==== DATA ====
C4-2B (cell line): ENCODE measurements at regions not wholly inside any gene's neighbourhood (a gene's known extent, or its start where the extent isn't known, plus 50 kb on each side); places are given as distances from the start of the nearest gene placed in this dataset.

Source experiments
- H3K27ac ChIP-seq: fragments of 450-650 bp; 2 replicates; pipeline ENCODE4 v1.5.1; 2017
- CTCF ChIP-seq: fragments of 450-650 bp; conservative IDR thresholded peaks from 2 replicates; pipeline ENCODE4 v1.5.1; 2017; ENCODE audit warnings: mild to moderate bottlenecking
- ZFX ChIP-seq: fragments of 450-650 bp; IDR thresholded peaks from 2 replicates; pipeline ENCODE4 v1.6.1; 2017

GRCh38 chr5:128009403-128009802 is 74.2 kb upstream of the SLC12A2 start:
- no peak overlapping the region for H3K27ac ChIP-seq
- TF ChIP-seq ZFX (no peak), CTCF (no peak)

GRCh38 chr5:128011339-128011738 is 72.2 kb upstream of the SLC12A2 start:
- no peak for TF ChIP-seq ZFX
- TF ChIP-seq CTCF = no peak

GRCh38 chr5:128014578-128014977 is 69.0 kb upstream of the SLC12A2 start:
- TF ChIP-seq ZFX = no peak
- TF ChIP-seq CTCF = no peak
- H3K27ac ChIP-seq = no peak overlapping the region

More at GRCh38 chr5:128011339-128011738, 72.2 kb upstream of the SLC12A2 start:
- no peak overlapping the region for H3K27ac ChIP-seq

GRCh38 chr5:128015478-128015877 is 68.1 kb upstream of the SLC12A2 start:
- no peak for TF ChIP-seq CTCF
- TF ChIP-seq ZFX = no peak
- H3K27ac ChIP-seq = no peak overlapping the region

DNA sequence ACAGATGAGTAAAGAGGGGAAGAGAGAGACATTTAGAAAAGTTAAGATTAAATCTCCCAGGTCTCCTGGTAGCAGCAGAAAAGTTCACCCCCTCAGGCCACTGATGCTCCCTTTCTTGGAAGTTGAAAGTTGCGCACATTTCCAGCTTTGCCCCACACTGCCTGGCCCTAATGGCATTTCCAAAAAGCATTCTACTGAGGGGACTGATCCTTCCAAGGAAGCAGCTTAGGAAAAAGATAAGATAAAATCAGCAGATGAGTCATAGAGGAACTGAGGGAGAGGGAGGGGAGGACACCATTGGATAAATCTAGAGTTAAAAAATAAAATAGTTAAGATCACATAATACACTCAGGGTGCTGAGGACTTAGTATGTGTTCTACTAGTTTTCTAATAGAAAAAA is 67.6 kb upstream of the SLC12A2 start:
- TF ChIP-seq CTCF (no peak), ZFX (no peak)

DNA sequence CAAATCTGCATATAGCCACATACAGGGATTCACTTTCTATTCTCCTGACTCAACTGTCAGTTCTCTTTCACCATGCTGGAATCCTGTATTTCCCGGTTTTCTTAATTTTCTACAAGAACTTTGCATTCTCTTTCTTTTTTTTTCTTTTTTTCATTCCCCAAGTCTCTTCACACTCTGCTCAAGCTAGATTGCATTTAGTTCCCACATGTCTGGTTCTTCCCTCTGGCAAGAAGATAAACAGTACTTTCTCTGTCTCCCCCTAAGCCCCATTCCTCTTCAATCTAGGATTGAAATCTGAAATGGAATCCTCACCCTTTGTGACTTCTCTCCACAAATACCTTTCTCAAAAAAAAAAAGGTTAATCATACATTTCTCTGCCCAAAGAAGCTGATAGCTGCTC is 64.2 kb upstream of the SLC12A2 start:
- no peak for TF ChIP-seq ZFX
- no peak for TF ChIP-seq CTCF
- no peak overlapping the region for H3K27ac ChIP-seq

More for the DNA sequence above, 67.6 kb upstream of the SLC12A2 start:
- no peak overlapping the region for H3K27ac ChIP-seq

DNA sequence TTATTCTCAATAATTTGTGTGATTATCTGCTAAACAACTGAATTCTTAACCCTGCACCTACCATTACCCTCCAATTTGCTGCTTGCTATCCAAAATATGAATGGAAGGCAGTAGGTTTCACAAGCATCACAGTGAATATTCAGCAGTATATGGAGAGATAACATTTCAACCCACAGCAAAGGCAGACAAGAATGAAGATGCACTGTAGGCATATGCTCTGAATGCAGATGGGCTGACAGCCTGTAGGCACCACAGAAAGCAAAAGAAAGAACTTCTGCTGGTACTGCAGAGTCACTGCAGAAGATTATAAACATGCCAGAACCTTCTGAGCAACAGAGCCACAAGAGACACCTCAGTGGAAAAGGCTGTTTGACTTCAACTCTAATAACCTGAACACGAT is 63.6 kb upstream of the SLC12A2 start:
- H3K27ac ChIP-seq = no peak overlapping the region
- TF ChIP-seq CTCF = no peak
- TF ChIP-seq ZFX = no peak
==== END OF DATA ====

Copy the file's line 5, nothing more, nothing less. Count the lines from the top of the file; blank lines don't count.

- ZFX ChIP-seq: fragments of 450-650 bp; IDR thresholded peaks from 2 replicates; pipeline ENCODE4 v1.6.1; 2017